Never Trumpers, nervous suburban Republican women, and others on the wobbly Right focus too much on the boiled cauliflower of President Donald J. Trump's sometimes unappetizing style and too little on the sizzling New York Strip steak that is his hefty list of public-policy accomplishments.
This may be most true regarding Trump's appointment of constitutionalist, Federalist Society-approved judges to the federal bench. His powerful tax cuts and monumental deregulation aside, Trump's sometimes jarring Twitter blasts seem like a reasonable price to pay for his staggeringly positive impact on the federal judiciary.
As of last Wednesday, Trump had named and shepherded through the Senate, U.S. Supreme Court justices Neal Gorsuch and Brett Kavanaugh, 44 circuit court judges, and 112 district court judges. These 158 federal judges -- more at this point in a presidency than anyone can recall -- will have a long-term, highly salutary influence on jurisprudence and American society as a whole.
But wait, there's more.
These roughly 25 percent of appellate-court judges are changing the ideological make-up of court jurisdictions across America. The Third Circuit has shifted from dominance by Democrat-nominated judges to GOP-named magistrates. According to the White House Press Office, "The Second and Eleventh Circuits are likely to flip by the end of this year." Even the notorious, San Francisco-based "Ninth Circus" is changing its philosophical complexion. As the number of Trump-nominated judges on the Ninth Circuit increases, the chances of successfully "judge shopping" to find a pliable Leftist jurist there have diminished. Conversely, the higher number of conservative judges in that sun-splashed, Gilded Age courthouse has boosted the odds that a three-judge panel will contain not zero or one GOP-nominated judges, but a two-seat majority. This scenario bordered on fantasy just three years ago. This good news offers a strong argument against breaking up the Ninth Circuit, now that it more closely resembles an instrument of justice rather than intermission at Cirque du Soleil.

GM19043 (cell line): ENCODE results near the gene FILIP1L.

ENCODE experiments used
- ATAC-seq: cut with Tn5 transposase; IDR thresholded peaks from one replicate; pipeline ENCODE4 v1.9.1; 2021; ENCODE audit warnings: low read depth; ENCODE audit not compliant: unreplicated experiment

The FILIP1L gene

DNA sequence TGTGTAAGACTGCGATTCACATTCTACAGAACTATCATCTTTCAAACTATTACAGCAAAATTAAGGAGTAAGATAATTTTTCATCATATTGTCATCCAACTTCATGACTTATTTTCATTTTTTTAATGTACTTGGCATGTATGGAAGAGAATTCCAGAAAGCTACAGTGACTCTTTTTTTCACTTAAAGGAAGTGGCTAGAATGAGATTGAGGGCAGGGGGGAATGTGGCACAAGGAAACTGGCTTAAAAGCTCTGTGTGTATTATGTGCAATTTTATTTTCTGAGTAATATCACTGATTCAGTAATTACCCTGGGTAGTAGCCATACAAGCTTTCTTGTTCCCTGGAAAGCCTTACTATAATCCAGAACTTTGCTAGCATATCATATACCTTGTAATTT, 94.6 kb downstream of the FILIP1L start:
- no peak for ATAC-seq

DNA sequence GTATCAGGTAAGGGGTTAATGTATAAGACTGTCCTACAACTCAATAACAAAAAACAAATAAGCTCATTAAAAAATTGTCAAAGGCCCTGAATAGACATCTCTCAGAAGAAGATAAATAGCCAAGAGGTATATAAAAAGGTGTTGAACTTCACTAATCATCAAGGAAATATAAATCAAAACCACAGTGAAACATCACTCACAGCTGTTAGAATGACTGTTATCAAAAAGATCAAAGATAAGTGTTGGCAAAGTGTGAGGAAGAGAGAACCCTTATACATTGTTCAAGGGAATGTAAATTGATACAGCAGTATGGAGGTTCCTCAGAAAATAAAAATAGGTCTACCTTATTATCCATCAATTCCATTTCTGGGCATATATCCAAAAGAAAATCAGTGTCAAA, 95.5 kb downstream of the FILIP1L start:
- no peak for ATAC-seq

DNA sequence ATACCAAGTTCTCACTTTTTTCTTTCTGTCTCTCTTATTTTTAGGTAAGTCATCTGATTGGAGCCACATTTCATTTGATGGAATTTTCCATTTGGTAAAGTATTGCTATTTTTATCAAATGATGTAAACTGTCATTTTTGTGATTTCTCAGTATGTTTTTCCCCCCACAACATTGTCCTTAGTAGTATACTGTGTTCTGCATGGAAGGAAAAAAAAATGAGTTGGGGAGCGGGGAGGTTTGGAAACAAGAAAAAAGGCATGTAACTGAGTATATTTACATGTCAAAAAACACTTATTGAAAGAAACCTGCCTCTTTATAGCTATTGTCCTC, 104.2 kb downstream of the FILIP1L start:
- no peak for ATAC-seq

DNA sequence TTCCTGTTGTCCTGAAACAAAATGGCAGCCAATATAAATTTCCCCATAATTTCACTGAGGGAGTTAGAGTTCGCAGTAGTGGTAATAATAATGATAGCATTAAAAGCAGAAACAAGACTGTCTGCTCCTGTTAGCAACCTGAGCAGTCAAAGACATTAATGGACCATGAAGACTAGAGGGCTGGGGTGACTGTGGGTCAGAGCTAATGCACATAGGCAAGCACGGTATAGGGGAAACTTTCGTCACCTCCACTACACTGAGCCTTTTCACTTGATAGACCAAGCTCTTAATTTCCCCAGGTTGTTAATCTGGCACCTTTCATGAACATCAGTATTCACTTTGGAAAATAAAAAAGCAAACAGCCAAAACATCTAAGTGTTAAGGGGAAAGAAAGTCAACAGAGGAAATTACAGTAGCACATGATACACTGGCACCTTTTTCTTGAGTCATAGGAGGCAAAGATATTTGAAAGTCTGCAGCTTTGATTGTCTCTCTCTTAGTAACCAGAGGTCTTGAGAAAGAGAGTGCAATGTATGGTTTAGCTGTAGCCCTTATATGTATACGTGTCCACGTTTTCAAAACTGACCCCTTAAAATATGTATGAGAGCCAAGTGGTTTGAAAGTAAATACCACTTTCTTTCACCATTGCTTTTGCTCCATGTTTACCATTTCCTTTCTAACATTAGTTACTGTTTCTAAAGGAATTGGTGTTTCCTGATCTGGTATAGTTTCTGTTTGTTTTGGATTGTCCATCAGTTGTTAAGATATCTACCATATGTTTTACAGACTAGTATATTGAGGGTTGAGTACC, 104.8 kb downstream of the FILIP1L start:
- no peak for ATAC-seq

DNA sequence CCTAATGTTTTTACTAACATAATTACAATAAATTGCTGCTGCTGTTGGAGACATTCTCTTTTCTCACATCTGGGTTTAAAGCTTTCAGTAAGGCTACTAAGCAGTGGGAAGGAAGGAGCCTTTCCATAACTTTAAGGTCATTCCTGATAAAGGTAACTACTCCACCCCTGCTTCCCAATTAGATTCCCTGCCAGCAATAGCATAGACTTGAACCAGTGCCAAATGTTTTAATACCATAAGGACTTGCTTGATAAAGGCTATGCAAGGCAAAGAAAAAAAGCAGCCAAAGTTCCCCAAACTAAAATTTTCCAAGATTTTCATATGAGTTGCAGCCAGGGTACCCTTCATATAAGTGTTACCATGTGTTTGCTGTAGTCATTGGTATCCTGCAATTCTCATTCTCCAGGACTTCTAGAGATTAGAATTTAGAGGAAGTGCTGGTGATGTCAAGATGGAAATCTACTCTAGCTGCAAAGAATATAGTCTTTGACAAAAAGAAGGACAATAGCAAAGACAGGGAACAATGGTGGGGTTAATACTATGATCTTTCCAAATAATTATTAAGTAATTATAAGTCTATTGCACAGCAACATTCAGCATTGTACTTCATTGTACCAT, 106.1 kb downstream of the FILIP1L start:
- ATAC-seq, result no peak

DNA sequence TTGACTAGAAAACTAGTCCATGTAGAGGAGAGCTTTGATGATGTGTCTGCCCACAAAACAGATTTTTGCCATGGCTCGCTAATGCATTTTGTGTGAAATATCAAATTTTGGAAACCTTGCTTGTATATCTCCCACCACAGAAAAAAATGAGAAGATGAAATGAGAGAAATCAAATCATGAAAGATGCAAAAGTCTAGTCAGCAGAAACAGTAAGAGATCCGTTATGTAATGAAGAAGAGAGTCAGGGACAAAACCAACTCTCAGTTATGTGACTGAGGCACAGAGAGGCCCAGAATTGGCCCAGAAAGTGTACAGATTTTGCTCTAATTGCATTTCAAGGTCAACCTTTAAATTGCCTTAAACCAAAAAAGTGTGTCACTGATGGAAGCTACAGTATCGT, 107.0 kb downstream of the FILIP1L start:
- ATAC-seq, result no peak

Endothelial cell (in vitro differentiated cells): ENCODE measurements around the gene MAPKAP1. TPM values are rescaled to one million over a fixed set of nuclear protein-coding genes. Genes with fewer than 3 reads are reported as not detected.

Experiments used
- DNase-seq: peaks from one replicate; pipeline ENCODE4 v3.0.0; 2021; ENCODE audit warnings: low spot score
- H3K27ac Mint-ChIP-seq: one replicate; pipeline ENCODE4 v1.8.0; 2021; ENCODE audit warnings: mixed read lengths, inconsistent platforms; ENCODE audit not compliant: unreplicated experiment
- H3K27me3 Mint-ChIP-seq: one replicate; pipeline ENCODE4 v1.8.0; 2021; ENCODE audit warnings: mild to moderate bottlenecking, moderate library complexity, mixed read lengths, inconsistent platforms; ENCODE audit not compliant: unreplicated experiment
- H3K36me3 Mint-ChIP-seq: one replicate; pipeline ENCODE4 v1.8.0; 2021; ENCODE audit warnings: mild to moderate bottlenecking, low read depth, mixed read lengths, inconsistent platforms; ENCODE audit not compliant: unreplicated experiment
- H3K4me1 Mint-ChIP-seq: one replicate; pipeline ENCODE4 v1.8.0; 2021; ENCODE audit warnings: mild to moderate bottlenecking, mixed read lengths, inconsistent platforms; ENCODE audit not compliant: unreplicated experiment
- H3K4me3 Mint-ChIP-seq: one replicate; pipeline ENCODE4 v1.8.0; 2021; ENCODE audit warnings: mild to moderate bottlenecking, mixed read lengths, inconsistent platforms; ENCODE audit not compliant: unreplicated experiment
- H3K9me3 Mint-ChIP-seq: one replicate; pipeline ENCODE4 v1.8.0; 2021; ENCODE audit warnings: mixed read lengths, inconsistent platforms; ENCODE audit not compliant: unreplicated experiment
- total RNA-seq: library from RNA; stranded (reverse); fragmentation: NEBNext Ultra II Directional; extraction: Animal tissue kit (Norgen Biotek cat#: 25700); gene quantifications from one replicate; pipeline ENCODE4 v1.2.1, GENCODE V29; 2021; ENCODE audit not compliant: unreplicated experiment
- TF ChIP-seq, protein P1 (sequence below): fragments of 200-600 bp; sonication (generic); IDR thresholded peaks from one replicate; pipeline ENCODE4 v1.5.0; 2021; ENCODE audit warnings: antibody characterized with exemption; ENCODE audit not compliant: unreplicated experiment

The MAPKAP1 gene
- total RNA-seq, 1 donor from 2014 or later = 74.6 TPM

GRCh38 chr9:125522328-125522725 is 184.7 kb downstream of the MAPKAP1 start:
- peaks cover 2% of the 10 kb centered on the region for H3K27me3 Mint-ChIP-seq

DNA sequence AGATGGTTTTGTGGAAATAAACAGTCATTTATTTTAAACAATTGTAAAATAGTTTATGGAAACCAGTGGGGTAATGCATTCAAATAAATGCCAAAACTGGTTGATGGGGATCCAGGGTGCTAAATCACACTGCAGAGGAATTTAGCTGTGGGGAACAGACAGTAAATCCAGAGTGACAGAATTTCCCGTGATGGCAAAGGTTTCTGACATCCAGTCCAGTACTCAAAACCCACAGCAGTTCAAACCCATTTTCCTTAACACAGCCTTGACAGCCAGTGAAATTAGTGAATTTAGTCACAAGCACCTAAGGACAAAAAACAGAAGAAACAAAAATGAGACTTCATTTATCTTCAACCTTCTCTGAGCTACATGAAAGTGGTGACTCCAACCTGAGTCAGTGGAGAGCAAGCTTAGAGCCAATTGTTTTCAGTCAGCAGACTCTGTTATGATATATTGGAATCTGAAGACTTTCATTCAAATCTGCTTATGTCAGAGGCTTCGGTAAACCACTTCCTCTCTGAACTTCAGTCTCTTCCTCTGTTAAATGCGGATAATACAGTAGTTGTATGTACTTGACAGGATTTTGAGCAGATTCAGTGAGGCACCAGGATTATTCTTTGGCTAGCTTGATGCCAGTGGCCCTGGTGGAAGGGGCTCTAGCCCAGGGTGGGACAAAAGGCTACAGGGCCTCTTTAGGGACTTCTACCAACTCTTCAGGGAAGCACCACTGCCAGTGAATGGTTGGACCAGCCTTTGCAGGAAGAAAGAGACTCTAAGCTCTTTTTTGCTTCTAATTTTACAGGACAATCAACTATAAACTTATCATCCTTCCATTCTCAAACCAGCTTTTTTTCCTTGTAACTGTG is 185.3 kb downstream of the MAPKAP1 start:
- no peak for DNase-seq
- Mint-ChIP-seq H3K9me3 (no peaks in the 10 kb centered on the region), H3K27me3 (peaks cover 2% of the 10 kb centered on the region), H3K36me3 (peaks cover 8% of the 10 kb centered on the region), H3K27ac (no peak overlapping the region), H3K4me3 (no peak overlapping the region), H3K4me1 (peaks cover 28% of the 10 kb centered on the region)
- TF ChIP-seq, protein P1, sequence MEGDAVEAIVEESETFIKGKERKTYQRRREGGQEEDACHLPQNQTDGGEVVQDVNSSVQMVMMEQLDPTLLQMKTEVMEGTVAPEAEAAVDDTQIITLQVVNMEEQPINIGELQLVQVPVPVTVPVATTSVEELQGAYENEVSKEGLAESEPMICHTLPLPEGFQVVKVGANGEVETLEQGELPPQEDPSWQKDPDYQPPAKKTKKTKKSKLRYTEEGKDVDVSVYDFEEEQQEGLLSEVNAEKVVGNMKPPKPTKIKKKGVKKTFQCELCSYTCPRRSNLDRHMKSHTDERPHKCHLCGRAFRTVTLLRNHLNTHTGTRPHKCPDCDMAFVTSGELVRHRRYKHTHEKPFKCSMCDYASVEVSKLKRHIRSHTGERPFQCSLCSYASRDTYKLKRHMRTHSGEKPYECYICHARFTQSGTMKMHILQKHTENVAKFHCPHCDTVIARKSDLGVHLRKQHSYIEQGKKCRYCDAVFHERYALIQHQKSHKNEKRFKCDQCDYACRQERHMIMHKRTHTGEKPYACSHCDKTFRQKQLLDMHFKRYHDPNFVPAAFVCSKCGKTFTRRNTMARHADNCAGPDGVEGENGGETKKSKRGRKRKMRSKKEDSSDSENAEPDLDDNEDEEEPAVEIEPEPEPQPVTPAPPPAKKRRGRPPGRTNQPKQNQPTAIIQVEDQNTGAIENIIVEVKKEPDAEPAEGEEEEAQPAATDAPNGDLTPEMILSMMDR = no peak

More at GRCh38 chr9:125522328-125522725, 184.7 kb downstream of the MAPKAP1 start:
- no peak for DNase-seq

Trump carefully has selected relatively young judges. His average nominee has yet to reach age 50. Obama's judges typically pushed 60. These jurists most likely will issue center-Right decisions for decades. In fact, according to the White House, "Judges appointed by President Trump are expected to give the Nation more than 2,600 years of combined judicial service."
And the best is yet to come: The GOP Senate is expected to confirm more judges in 2019 than in 2017 and 2018 combined.
"These distinguished men and women are some of the most gifted scholars, respected jurists, and finest legal minds ever placed on the federal bench," President Trump said Wednesday at the White House. "Together, we are restoring American freedom, defending American justice, and preserving the extraordinary vision of our Founding Fathers."
Remember this the next time some finger-biting Republican moans about President Donald J. Trump: "I don't like his tone."
New York political commentor Deroy Murdock is a Fox News contributor and a senior fellow with the London Center for Policy Research.